For those interested in collections of short stories -- which work great as bedtime reading -- Favorite Norse Myths by Mary Pope Osborne and Troy Howell collects fourteen tales (including some lesser-known adventures); it is unfortunately out of print, but copies are readily available online and at your local library. It's worth tracking down just for Howell's stunning paintings.    

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  • Rebecca Buchanan
    Rebecca Buchanan says #
    @Shirl: if I missed any good ones, let me know. … Like I have any room on my book shelves ….
  • Shirl Sazynski
    Shirl Sazynski says #
    Thank you for this treasure trove of words and pictures, and the recommendation for Willy Pogany's work for those who don't know i
  • Rebecca Buchanan
    Rebecca Buchanan says #
    @Tim: glad I could add to your father-son reading list. If you have any favorites that I missed, please let me know.

Posted by on in Culture Blogs

Paganism is sometimes labeled an "earth religion" and "nature-based religion" in the mainstream media. That label is ... inaccurate. Not incorrect, but too broad a generalization. For many Pagans, nature is vitally important, even the focus of their devotions. Other Pagans have a general concern for the environment, no greater or lesser than that of anyone else who watches the news and the weather. And still other Pagans have no interest in the natural world at all.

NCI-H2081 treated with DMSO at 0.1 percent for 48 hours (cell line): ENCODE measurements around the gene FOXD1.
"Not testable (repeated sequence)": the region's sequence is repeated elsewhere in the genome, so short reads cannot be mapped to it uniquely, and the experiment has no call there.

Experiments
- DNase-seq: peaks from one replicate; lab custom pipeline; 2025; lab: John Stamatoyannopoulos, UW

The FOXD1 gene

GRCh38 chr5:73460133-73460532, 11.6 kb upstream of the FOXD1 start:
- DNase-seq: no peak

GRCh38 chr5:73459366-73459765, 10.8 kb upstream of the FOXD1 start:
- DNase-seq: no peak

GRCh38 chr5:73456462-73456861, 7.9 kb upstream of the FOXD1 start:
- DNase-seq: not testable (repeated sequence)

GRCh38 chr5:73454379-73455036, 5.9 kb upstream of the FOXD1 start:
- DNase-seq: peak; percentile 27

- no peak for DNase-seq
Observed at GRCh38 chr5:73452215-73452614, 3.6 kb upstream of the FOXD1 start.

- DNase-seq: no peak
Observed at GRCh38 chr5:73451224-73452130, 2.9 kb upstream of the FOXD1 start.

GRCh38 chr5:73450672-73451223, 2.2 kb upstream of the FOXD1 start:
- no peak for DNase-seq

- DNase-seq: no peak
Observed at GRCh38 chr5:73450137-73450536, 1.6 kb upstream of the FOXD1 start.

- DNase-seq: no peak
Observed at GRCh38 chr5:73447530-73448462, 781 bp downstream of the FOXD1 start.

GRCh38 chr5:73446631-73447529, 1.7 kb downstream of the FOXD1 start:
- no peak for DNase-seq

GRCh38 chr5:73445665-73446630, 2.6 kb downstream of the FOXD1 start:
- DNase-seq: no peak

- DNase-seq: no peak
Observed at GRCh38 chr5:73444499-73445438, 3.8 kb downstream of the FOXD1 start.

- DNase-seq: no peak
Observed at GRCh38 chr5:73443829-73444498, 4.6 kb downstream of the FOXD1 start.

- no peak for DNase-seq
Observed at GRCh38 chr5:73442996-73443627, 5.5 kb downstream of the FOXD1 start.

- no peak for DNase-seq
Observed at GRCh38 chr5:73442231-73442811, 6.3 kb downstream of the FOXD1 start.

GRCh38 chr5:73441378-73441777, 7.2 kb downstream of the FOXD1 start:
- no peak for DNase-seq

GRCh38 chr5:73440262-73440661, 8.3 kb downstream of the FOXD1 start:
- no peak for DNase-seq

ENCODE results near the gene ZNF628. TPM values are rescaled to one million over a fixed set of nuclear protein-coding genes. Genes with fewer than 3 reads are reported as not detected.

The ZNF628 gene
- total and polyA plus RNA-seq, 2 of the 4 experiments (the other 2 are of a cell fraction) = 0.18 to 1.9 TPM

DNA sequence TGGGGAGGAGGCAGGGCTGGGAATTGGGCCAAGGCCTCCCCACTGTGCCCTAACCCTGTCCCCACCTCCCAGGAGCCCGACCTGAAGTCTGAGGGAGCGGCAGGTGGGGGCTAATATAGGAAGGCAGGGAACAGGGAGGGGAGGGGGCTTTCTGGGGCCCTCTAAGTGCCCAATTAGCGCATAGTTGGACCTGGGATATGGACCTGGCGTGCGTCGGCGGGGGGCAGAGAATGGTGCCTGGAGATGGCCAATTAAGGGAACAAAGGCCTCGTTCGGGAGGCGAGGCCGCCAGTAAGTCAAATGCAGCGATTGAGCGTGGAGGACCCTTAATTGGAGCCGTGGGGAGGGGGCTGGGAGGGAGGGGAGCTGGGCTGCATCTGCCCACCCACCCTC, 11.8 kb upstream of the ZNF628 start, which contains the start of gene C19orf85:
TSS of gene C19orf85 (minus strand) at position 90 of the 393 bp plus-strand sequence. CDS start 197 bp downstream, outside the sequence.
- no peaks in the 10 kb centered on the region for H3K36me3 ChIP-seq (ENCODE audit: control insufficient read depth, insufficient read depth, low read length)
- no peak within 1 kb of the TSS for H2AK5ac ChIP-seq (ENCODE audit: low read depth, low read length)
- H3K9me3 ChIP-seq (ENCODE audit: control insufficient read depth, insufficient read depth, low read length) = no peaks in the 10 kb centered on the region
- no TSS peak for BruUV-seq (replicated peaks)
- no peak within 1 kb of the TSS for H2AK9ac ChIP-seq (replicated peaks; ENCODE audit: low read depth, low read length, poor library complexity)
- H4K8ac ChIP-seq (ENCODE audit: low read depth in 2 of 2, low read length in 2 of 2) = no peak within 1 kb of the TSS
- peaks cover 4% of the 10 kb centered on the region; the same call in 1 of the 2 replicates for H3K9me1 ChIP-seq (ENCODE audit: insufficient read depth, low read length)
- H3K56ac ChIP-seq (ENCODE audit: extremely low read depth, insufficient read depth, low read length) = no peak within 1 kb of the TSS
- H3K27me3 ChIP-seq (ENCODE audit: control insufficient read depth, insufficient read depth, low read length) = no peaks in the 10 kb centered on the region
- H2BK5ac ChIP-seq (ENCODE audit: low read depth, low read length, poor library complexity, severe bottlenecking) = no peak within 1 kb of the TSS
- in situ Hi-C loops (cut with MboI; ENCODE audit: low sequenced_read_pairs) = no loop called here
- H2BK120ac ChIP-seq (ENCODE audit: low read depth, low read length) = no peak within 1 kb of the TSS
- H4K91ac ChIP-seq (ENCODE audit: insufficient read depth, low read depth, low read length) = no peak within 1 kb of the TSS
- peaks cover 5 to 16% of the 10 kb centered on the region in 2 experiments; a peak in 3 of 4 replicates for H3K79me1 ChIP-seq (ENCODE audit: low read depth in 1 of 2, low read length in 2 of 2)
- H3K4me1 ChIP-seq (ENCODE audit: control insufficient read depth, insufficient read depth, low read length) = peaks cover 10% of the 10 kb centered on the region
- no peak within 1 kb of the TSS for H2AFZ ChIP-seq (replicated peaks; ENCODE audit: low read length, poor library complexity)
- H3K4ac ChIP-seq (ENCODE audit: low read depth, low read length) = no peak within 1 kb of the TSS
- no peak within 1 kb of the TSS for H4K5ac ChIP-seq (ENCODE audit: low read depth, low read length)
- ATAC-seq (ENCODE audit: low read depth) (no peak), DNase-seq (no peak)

I personally straddle the amorphous line between the first and second. As an Hellenistai, I see the world as infused with animating spirits. Nymphai inhabit trees, rivers, mountains and meadows. Great Gods such as Artemis and Dionysus and Hekate and Persephone walk about in the world. Indeed, the Earth herself is a Goddess, Gaea.